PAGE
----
“In the Information Age the importance of being able to read and write
informational texts critically and well cannot be overstated. Informational literacy is central to success, and even survival, in schooling, the workplace, and the community.” -
Nell Duke, Michigan State University
Informational text is designed to convey factual information rather than tell or advance a narrative. Informational texts contain ideas, facts, and principles related to the physical, biological, or social world. They may take many different forms: picture books, photo essays, chapter books, articles and essays, letters, diaries and journals, observational notes, factual references (almanacs, books of statistics, books of world records), brochures, manuals, and text books. Informational text may employ techniques such as lists, comparing/contrasting, or demonstrating cause/effect, and may be accompanied by graphs or charts.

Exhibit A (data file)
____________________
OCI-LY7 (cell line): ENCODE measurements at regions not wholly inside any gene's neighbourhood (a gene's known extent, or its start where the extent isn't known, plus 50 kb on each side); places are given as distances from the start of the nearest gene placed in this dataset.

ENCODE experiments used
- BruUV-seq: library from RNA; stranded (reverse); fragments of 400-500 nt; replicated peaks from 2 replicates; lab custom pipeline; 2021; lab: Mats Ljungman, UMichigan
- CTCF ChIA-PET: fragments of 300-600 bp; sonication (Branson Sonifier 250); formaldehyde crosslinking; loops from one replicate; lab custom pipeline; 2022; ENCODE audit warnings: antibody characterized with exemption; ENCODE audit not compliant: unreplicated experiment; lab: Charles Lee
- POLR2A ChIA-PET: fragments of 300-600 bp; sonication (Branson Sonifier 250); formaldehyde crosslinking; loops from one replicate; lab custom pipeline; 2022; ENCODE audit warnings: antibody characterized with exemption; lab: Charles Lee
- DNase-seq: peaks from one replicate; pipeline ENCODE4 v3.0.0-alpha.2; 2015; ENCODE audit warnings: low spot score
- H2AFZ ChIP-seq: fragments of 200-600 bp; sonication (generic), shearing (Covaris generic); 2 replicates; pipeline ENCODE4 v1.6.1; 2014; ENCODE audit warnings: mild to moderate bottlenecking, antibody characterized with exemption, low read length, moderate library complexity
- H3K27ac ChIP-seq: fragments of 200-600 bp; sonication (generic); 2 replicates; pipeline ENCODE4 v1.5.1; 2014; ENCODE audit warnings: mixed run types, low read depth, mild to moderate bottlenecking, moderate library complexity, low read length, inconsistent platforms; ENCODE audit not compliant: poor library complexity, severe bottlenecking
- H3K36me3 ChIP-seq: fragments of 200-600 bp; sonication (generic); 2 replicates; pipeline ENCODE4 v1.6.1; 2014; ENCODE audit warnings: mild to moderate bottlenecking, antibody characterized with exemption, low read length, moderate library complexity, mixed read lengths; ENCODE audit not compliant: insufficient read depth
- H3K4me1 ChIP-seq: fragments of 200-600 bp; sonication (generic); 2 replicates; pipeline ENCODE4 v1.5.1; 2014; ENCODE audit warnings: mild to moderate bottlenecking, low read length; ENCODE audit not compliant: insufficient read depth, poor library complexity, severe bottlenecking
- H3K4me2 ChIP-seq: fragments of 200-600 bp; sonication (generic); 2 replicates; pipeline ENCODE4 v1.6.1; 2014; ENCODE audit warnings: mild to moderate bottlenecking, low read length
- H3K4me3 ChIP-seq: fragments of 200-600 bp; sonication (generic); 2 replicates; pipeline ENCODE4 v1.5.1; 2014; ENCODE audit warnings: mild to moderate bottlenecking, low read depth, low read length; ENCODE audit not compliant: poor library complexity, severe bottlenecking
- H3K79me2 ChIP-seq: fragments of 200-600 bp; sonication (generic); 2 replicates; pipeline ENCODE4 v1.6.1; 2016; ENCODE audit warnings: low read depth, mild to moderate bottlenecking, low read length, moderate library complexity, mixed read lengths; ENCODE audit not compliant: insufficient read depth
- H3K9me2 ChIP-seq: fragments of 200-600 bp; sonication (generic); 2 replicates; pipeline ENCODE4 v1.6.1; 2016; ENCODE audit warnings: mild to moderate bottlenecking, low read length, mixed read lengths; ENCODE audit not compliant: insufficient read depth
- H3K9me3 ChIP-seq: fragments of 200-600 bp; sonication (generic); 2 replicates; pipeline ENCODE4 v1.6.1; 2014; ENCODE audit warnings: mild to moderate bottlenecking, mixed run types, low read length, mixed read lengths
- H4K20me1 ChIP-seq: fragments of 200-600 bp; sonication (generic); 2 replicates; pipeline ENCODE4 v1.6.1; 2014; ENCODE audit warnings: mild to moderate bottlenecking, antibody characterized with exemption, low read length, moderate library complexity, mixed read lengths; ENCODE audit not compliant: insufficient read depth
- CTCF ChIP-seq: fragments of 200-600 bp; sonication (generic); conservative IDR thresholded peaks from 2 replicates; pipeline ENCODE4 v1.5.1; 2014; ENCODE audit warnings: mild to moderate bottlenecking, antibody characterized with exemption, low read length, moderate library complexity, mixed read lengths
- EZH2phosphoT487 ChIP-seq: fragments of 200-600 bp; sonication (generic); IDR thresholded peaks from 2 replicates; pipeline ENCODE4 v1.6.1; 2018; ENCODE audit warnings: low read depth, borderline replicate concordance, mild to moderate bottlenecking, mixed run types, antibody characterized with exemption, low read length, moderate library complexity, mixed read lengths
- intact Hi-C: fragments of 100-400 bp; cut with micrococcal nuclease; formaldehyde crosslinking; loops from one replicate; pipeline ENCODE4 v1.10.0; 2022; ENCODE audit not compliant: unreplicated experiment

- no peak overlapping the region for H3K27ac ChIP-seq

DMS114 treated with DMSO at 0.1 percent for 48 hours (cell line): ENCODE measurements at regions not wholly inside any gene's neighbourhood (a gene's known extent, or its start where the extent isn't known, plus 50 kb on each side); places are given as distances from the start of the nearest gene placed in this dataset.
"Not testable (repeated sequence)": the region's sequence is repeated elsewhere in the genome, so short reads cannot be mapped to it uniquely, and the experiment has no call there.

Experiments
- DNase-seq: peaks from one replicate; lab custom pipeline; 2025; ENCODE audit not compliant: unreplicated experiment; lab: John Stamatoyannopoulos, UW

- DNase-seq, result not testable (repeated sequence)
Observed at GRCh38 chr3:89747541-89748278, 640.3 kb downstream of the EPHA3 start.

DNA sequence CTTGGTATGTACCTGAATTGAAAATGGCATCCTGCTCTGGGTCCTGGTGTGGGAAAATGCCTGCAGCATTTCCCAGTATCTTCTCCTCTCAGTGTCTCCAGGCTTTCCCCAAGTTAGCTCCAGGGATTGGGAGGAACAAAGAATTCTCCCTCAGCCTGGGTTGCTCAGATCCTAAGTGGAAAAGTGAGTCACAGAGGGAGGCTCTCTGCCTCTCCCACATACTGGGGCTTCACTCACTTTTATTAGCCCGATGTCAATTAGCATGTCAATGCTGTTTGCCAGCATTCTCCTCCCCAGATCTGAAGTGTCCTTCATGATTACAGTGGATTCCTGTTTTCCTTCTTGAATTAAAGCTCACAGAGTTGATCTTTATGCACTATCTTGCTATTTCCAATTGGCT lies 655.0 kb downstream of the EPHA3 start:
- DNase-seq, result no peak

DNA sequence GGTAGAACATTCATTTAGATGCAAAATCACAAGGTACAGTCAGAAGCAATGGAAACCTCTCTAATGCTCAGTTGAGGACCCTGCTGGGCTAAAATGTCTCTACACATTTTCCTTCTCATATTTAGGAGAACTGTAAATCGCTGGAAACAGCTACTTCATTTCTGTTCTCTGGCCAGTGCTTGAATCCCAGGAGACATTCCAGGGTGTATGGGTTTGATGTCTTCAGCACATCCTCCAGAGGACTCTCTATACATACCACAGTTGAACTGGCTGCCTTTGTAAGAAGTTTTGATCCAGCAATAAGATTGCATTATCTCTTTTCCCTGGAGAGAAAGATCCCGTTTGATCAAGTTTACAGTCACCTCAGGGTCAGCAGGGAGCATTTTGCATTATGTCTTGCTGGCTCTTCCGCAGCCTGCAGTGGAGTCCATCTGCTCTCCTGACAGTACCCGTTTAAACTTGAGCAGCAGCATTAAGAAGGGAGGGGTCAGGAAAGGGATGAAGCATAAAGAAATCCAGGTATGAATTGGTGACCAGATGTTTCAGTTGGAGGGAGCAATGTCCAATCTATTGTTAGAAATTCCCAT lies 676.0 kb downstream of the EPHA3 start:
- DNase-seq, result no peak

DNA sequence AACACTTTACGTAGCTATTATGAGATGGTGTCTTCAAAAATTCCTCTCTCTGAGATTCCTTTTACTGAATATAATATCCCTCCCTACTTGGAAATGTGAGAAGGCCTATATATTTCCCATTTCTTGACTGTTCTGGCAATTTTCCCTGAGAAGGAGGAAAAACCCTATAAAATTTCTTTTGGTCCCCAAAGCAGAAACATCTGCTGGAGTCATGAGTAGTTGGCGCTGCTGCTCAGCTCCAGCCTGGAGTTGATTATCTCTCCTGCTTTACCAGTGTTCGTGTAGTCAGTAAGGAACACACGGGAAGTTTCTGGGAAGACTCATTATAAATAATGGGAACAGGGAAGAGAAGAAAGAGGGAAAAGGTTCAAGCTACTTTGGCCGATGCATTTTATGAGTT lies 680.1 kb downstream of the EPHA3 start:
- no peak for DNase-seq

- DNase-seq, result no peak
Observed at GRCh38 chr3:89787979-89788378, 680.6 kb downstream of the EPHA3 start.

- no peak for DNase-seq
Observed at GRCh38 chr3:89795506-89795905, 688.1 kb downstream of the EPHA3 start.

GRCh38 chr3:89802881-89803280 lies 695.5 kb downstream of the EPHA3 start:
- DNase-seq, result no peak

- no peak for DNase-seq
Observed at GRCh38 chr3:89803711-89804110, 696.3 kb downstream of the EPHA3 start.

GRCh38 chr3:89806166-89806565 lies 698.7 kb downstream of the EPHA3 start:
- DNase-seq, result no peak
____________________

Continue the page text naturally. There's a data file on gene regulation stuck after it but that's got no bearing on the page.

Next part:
The world is filled with a variety of informational texts; learners must have a comprehensive set of skills for effective interpretation of this type of text.
Why is it important for learners to have a comprehensive set of skills for interpreting a variety of texts?